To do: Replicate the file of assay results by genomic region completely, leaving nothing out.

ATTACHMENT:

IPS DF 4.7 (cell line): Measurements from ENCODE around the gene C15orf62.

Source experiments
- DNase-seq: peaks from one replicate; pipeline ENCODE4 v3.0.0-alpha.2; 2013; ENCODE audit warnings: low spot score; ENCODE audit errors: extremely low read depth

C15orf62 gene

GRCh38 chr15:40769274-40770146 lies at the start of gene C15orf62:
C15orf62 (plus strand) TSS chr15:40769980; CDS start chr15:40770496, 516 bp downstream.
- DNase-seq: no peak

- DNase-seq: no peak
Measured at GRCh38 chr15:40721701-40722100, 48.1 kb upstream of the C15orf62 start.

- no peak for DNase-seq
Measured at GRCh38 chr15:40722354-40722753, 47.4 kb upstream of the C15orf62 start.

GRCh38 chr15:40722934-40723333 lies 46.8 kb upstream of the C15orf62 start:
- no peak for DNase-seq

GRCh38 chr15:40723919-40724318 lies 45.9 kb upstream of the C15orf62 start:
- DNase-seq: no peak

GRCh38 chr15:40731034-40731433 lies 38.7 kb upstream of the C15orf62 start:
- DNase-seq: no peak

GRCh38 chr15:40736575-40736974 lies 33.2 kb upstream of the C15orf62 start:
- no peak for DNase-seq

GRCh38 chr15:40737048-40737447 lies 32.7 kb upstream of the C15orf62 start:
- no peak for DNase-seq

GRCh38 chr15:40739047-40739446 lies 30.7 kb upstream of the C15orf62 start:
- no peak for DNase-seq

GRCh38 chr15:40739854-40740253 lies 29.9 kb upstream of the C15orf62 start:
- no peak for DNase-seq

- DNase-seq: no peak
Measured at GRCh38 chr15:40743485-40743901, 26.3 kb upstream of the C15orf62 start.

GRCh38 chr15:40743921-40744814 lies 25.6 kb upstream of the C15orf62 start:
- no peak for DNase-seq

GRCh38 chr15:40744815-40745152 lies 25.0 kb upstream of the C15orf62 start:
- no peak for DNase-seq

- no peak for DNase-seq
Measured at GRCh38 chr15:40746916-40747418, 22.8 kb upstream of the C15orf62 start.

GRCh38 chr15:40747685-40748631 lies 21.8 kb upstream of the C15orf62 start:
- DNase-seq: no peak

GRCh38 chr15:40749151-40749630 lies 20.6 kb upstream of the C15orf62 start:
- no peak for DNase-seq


IPS DF 4.7 (cell line): Measurements from ENCODE around the gene C15orf62.

Source experiments
- DNase-seq: peaks from one replicate; pipeline ENCODE4 v3.0.0-alpha.2; 2013; ENCODE audit warnings: low spot score; ENCODE audit errors: extremely low read depth

C15orf62 gene

GRCh38 chr15:40769274-40770146 lies at the start of gene C15orf62:
C15orf62 (plus strand) TSS chr15:40769980; CDS start chr15:40770496, 516 bp downstream.
- DNase-seq: no peak

- DNase-seq: no peak
Measured at GRCh38 chr15:40721701-40722100, 48.1 kb upstream of the C15orf62 start.

- no peak for DNase-seq
Measured at GRCh38 chr15:40722354-40722753, 47.4 kb upstream of the C15orf62 start.

GRCh38 chr15:40722934-40723333 lies 46.8 kb upstream of the C15orf62 start:
- no peak for DNase-seq

GRCh38 chr15:40723919-40724318 lies 45.9 kb upstream of the C15orf62 start:
- DNase-seq: no peak

GRCh38 chr15:40731034-40731433 lies 38.7 kb upstream of the C15orf62 start:
- DNase-seq: no peak

GRCh38 chr15:40736575-40736974 lies 33.2 kb upstream of the C15orf62 start:
- no peak for DNase-seq

GRCh38 chr15:40737048-40737447 lies 32.7 kb upstream of the C15orf62 start:
- no peak for DNase-seq

GRCh38 chr15:40739047-40739446 lies 30.7 kb upstream of the C15orf62 start:
- no peak for DNase-seq

GRCh38 chr15:40739854-40740253 lies 29.9 kb upstream of the C15orf62 start:
- no peak for DNase-seq

- DNase-seq: no peak
Measured at GRCh38 chr15:40743485-40743901, 26.3 kb upstream of the C15orf62 start.

GRCh38 chr15:40743921-40744814 lies 25.6 kb upstream of the C15orf62 start:
- no peak for DNase-seq

GRCh38 chr15:40744815-40745152 lies 25.0 kb upstream of the C15orf62 start:
- no peak for DNase-seq

- no peak for DNase-seq
Measured at GRCh38 chr15:40746916-40747418, 22.8 kb upstream of the C15orf62 start.

GRCh38 chr15:40747685-40748631 lies 21.8 kb upstream of the C15orf62 start:
- DNase-seq: no peak

GRCh38 chr15:40749151-40749630 lies 20.6 kb upstream of the C15orf62 start:
- no peak for DNase-seq